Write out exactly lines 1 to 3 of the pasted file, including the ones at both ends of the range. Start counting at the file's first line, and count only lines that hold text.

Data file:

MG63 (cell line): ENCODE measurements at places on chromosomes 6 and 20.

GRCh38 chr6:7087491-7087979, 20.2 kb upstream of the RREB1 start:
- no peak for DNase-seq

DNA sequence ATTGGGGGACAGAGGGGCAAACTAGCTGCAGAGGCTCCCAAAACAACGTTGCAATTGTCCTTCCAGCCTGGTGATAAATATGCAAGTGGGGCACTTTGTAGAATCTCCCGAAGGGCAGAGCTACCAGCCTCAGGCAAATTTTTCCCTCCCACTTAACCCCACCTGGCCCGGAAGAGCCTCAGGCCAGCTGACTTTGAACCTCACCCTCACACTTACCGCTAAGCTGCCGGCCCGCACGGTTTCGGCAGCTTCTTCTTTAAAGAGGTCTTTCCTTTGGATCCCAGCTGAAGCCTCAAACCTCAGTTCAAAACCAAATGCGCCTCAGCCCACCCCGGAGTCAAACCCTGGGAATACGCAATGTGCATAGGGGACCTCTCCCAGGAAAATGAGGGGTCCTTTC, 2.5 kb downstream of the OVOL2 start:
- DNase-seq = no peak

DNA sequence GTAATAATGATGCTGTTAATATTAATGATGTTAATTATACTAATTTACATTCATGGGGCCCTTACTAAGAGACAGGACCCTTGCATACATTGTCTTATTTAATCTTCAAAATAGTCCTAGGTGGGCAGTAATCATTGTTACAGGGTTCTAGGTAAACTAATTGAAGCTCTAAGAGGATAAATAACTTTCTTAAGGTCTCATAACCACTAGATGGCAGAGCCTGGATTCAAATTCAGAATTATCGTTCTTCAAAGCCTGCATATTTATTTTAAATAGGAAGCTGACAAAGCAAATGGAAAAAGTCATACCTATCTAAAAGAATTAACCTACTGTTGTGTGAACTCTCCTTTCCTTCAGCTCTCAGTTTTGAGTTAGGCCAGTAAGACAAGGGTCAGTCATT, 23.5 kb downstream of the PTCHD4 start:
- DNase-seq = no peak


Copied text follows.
MG63 (cell line): ENCODE measurements at places on chromosomes 6 and 20.

GRCh38 chr6:7087491-7087979, 20.2 kb upstream of the RREB1 start:
- no peak for DNase-seq